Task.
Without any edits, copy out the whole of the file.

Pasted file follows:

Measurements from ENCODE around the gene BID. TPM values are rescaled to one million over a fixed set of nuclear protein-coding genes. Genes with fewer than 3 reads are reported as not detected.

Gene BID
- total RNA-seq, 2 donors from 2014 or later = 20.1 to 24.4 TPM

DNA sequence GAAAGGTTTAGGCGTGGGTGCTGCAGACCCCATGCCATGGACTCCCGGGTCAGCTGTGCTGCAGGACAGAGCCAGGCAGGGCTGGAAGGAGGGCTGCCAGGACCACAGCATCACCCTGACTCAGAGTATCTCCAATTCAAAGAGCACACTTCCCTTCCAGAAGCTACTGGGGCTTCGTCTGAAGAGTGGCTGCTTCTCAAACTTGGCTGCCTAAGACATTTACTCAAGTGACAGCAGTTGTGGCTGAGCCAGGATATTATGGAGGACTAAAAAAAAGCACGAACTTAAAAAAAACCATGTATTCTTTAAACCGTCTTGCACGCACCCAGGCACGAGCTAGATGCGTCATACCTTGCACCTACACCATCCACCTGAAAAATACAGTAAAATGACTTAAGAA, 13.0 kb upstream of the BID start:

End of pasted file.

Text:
Measurements from ENCODE around the gene BID. TPM values are rescaled to one million over a fixed set of nuclear protein-coding genes. Genes with fewer than 3 reads are reported as not detected.

Gene BID
- total RNA-seq, 2 donors from 2014 or later = 20.1 to 24.4 TPM

DNA sequence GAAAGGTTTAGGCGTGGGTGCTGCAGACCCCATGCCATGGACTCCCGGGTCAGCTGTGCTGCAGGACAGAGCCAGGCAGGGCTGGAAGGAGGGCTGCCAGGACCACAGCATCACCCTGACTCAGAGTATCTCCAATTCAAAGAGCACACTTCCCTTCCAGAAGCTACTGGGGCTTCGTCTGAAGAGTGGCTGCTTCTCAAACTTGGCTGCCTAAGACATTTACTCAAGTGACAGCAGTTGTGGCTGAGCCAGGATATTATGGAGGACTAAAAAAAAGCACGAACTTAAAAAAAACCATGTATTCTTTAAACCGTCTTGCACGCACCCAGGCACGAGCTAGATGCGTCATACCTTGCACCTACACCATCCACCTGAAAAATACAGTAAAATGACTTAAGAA, 13.0 kb upstream of the BID start: